Tuesday, November 18, 1997

At Bookstaber service, a genius is remembered

By Kara Miller

YDN Staff Reporter

Yesterday, more than 50 students, faculty, and staff members gathered to remember the life of Saybrook College student Joseph Bookstaber '00.

Bookstaber, who attended Yale last year, was killed on Nov. 7 in an automobile accident while riding his bike in Chiang Rai, Thailand.

The memorial service was held at The Church of Jesus Christ of Latter-day Saints on Trumbull Street.

Joseph Bookstaber had completed almost three months of his two-year Mormon mission when his life ended. He planned to double major in math and physics and pursue a Ph.D., friends said.

David Bookstaber '99 said his brother's freshman year at Yale was "the happiest year of his life."

During the memorial service, David Bookstaber spoke about his brother's uncanny intellect and dedication, showing maps of the United States and the Solar System that Joseph had drawn when he was eight and nine years old.

"These are the sorts of details that Joseph prided himself on," David Bookstaber said.

David Bookstaber also talked about his brother's proficiency on the piano.

"He had a strict musical regimen," David Bookstaber said. "He began practicing three hours a day six years ago. On some days, every free moment that he wasn't eating or sleeping he would spend on the piano."

Close friend David Cook '98 recalled how he spent his last day with Joseph Bookstaber in Utah before Bookstaber began his mission. He said they spent almost the entire day at the Mormon temple. Cook said Joseph Bookstaber was excited about the mission, and that he genuinely wanted to go and share his faith.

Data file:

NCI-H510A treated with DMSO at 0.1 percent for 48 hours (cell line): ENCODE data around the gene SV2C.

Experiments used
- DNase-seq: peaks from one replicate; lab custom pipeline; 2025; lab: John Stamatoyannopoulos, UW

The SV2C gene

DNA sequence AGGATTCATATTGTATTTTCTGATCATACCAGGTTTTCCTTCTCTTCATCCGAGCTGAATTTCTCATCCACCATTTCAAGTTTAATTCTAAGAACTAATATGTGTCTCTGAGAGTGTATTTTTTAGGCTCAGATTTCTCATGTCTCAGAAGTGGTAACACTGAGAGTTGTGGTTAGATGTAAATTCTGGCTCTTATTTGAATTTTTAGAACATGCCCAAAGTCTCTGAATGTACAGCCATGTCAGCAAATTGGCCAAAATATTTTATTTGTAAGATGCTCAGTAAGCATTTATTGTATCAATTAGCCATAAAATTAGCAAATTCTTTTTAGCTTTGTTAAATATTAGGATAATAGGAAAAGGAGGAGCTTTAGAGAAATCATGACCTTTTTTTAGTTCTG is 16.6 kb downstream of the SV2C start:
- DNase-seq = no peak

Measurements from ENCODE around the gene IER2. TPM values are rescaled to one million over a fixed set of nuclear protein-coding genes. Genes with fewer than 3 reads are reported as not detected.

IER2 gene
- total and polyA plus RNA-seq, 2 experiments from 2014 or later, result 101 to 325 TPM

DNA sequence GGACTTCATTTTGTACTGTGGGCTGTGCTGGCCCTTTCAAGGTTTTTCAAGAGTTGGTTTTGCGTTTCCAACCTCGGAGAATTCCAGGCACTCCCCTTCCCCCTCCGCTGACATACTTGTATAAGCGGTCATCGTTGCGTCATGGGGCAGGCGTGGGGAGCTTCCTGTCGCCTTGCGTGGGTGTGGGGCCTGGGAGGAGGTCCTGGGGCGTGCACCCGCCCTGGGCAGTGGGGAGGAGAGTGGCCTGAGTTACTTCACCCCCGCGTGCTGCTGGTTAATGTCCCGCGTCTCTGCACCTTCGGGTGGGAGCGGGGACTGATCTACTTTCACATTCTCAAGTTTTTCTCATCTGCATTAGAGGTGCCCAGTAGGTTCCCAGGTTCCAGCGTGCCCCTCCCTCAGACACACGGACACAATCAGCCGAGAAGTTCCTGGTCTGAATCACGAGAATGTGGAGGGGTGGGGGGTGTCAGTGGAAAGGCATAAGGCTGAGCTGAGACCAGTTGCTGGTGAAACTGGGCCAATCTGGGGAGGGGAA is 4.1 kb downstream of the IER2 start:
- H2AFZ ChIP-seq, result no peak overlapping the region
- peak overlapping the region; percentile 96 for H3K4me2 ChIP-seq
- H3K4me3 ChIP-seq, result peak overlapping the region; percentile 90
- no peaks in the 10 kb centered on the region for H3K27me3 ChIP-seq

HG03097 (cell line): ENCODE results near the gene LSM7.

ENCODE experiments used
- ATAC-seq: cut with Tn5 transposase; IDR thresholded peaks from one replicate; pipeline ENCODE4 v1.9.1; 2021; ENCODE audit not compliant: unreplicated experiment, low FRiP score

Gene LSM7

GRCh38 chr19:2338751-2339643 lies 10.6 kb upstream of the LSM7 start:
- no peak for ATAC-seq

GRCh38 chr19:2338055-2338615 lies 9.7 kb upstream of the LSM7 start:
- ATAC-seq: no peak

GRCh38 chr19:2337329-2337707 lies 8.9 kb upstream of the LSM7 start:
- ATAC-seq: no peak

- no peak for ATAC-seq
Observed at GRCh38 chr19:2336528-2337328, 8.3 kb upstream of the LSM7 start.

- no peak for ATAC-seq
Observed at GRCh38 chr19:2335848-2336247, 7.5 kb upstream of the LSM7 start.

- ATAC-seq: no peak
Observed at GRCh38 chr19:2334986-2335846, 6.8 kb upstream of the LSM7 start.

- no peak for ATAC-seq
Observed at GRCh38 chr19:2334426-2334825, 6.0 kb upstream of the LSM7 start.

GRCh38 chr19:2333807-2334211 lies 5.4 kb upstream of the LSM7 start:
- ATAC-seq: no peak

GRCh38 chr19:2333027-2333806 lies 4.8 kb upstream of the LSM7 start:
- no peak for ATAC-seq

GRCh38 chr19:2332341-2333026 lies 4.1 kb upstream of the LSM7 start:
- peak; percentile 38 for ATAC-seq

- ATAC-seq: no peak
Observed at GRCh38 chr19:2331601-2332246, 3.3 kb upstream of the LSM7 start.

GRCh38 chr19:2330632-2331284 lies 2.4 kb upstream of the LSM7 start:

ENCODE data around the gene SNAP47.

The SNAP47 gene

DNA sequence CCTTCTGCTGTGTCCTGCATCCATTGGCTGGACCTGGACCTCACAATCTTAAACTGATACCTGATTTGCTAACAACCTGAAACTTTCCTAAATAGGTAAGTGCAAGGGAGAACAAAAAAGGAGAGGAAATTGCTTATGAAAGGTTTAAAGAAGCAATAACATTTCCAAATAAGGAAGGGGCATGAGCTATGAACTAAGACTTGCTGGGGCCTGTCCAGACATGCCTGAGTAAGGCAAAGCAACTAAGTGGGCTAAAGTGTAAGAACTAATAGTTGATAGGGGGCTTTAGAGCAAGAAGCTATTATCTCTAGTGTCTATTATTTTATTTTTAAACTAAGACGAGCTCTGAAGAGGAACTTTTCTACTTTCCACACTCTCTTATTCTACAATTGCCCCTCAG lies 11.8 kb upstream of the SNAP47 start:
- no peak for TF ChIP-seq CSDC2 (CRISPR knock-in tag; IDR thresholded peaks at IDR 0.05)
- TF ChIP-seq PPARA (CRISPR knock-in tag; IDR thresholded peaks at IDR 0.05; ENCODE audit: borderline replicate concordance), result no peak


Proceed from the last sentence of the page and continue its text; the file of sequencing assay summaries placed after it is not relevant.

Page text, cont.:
Joseph Bookstaber learned the Thai language in the less than 70 days he was in the country. Bookstaber impressed his missionary partner so much that his partner wrote in his journal, "it appears that Elder Bookstaber is quite a genius."

On his last day in Thailand, Joseph Bookstaber uncovered a piano in a local building and played for an audience of a few Thai workers and his missionary partner.

Cook also recalled his friend's piano playing.

"There was an ethereal grace that settled over Joseph when he played," he said.

Last Thursday, some friends of Bookstaber's attended his funeral in Short Hills, New Jersey.

"I was really glad I went on Thursday," Eden Kahle '00 said. "I learned a lot about Joe I didn't know before."

Kahle said Bookstaber was "modest and unassuming. He was really a fun person to be around."

Antonio Lasaga, Geology and Geophysics professor and Master of Saybrook College, where both Bookstabers were affiliated, said "we will sorely miss Joe and his wonderful place in his Yale class."

His parents, Richard and Pamela, were both present at yesterday's service.

Copyright 1997, The Yale Daily News